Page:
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Armed searches and surreal charges against Crimean Tatar Imam for leading prayers in Russian-occupied Crimea

14.12.2023   
Halya Coynash
Two families were subjected to armed intrusions with Russia's so-called 'centre for countering extremism' hunting down only 'prohibited literature' before taking local Imam Ismail Yurdamov away

Ismail Yurdamov Photo Crimean Solidarity

Ismail Yurdamov Photo Crimean Solidarity

The Russian occupation regime carried out two more armed searches of Crimean Tatar families early on 13 December, with children waking up to find men brandishing machine guns wandering around their home.  One of the two men targeted, Ismail Yurdamov, Imam of a local community in the village of Dzhuma Eli (Pryvitne, in Kirovsky raion) was later charged with carrying out ‘unlawful missionary activities’.  In confirming the accusation against him, Yurdamov noted that it is for having, at the request of the local community, led Friday prayers.  His daughter, Hulsum, is convinced that her father was targeted for the active support he has demonstrated for Russia’s ever-increasing number of Crimean Tatar political prisoners and points out that he has been Imam of the local mosque for 20 years. 

Indirect confirmation that Yurdamov was singled out for his civic position is provided by the other armed search on Wednesday morning in another village in Kirovsky raion.  The target there was Rustem Mustafayev, a civic activist who regularly attends political trials, takes part in communal prayers for political prisoners and similar acts in support of victims of repression.  A search warrant was produced on this occasion, which Mustafayev refused to sign.  It authorized a search for ‘prohibited literature’; ‘weapons, explosives, etc’. The mention of weapons is a cynical lie, since such ‘searches’ always look for (or bring, and then pretend to ‘find’) what the occupying state claims is ‘prohibited religious literature’.  None of the literature ever targeted in occupied Crimea is illegal in Ukraine or other democratic countries.  The enforcement officers took one book, “The Gardens of the Righteous” away, but did not detain the activist.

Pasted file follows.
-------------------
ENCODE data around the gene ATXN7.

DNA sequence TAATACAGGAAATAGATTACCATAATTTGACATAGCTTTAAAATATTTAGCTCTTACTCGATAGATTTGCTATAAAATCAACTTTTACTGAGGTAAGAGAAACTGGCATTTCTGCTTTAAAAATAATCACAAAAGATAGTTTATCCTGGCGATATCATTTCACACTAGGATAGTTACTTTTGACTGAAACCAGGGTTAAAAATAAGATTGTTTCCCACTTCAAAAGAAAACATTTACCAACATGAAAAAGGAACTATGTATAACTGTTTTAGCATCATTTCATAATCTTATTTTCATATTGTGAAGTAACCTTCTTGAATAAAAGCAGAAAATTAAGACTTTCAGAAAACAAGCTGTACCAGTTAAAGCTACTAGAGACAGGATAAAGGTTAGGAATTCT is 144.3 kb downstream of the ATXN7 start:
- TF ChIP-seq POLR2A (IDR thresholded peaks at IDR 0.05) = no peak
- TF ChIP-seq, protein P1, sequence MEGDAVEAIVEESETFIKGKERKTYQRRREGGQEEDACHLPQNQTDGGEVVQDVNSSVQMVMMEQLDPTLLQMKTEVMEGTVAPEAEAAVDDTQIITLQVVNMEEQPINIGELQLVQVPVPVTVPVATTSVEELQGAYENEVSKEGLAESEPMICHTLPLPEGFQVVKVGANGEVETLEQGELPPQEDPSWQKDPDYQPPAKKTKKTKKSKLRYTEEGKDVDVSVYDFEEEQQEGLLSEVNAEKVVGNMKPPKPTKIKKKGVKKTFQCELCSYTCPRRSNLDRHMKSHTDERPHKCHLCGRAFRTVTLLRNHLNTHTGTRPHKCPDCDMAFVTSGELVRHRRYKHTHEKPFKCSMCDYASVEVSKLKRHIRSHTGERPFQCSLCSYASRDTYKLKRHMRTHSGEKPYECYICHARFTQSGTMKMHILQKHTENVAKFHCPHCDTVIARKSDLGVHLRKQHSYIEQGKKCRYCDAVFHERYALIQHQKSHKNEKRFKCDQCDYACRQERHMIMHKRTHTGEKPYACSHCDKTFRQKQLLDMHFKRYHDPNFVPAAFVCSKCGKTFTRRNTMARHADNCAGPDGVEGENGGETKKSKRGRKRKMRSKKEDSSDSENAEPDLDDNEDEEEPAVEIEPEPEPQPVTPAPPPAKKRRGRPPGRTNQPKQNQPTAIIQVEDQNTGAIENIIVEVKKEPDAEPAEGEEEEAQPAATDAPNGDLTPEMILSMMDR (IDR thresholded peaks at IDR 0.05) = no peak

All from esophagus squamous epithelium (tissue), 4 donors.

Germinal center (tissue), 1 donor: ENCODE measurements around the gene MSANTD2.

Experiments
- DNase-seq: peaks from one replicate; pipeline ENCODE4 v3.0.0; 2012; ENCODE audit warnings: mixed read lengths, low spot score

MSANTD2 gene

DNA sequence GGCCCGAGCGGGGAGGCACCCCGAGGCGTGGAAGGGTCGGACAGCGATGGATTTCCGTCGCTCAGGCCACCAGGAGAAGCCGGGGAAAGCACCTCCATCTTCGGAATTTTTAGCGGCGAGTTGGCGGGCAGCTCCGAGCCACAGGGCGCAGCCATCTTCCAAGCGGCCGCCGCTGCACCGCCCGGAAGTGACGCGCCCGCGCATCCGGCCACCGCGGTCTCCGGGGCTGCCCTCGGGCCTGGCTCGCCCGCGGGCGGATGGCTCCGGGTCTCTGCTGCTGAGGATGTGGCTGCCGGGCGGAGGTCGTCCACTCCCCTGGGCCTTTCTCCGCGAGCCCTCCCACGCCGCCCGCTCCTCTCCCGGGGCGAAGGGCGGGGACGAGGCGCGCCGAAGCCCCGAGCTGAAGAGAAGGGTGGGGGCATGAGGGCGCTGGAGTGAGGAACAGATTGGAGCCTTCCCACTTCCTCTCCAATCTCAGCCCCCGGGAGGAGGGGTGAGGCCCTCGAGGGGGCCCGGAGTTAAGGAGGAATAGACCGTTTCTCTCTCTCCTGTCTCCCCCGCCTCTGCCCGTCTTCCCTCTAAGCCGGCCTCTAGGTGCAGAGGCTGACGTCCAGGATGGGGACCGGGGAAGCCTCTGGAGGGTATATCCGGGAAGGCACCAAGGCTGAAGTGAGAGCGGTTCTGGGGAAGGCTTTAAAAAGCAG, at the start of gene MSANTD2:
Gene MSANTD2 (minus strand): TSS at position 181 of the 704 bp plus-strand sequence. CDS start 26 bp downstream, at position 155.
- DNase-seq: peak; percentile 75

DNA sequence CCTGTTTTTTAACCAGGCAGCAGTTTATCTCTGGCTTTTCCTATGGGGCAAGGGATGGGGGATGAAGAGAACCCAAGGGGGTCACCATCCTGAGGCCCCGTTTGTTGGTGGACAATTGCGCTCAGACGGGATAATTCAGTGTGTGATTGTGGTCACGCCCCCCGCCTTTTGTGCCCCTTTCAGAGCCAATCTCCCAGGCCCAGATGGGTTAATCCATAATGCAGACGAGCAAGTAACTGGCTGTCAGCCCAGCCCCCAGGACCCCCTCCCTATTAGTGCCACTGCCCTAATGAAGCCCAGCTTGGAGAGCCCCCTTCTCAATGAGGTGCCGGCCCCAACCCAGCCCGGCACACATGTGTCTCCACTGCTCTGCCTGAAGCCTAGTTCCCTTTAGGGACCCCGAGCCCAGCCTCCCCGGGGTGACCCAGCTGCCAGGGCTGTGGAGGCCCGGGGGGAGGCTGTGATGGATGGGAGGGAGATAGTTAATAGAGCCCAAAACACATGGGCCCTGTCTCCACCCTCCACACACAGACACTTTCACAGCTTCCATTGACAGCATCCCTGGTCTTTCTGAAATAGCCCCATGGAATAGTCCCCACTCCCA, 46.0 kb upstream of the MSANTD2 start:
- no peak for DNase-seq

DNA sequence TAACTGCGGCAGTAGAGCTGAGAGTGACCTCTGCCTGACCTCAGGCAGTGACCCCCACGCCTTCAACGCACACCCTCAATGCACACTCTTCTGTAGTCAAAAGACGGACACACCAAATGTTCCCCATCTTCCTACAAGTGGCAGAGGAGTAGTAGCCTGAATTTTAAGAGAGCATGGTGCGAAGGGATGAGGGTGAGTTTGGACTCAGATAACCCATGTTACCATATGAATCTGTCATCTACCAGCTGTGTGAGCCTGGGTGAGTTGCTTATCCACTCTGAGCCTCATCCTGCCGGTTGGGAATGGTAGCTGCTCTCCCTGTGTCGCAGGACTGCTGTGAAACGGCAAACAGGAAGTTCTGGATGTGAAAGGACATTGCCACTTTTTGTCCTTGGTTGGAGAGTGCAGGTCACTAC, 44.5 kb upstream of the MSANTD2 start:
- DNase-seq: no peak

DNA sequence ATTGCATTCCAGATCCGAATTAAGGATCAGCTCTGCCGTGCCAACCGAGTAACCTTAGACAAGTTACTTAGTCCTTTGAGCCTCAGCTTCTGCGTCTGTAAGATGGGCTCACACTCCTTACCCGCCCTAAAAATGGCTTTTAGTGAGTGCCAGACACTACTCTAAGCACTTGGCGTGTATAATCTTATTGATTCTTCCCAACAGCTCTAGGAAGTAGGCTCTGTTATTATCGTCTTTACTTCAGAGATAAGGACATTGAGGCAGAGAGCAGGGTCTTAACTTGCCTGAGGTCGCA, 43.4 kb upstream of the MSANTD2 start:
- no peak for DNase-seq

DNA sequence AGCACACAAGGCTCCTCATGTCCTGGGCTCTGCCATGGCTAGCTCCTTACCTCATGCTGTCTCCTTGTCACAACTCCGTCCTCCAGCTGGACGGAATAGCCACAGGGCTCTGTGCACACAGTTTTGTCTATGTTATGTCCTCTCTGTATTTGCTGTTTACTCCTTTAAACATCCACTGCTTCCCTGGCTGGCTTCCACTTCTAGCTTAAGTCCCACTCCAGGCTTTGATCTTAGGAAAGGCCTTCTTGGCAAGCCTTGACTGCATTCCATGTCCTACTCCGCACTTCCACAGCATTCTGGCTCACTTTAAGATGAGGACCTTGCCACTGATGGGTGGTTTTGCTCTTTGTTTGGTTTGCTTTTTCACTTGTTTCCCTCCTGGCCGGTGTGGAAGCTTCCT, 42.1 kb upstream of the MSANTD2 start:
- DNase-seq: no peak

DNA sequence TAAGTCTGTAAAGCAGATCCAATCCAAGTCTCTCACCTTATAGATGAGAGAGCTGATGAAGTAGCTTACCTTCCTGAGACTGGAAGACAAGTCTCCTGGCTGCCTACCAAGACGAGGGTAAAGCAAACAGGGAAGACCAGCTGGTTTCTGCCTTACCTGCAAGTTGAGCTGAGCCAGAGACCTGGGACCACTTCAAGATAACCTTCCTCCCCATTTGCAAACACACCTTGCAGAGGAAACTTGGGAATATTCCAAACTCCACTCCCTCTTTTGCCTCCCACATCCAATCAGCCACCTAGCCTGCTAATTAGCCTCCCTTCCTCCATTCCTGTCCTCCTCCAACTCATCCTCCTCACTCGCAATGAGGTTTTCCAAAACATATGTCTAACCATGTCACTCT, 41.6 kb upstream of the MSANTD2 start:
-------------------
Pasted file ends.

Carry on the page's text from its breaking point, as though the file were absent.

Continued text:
Both searches were at around 6 a.m. on 13 December, with that of the home of Ismail Yurdamov carried out by Russia’s so-called ‘centre for countering extremism’, and specifically, ‘investigator’ Roman Filatov.  The latter has actively persecuted Crimean Muslims, as well as prosecuting people for comments on social media and has been involved in detaining Crimean Tatar lawyers, defending political prisoners.

Yurdamov was also shown a search warrant which he refused to sign.  This apparently mentioned [purportedly suspected] participation in and organization of meetings of Hizb ut-Tahrir, the peaceful transnational Muslim organization which is legal in Ukraine, but which Russia’s FSB uses for a huge number of politically motivated arrests and ‘trials’ of Crimean Muslims.

Typically, the ‘extremism’ squad officers inspected only the books, checking several of them on their database (of Russia’s so-called ‘prohibited literature’) before stating that “all are clean”.  The men provided no explanation for their actions, refused to even put on shoe covers while tramping around inside, and so terrified Yurdamov’s 11-year-old daughter that she twice fainted.  Yurdamov’s request that they leave his elder daughter, who was in a separate building on the land together with her small children, alone was ignored.  The men who had taken all telephones away immediately and responded that it was “only on films” that you can make a phone call, went through everything on the family’s land, before heading off to the mosque for a so-called ‘inspection’.  Ismail Yurdamov himself was taken away to an occupation police station. 

There the ‘extremism’ officers drew up an administrative protocol under Article 5,26 § 4 of Russia’s code of administrative offences.  It is claimed that Yurdamov, who has been Imam of his local community for 20 years, was carrying out ‘unlawful missionary activities with infringement of Russia’s law on freedom of conscience, faith and religious organizations’. 

Russia has actively used this surreal article of its administrative legislation in particular against Muslim communities and their Imams who are not subordinate to the Muftiate, or ‘Spiritual directorate of Muslims of Crimea’.  The latter lost any legitimacy in 2014 when the Mufti Emirali Ablayev chose to actively collaborate with the Russian occupation regime.  There are grounds for suspecting that Ablayev and his people have helped the FSB in politically motivated persecution of  Crimean Tatars on so-called ‘Hizb ut-Tahrir’ charges, with the Muftiate gaining in return ‘official status’ and the opportunity to use such prosecutions to terrorize Muslim communities into coming under the Muftiate’s control. 

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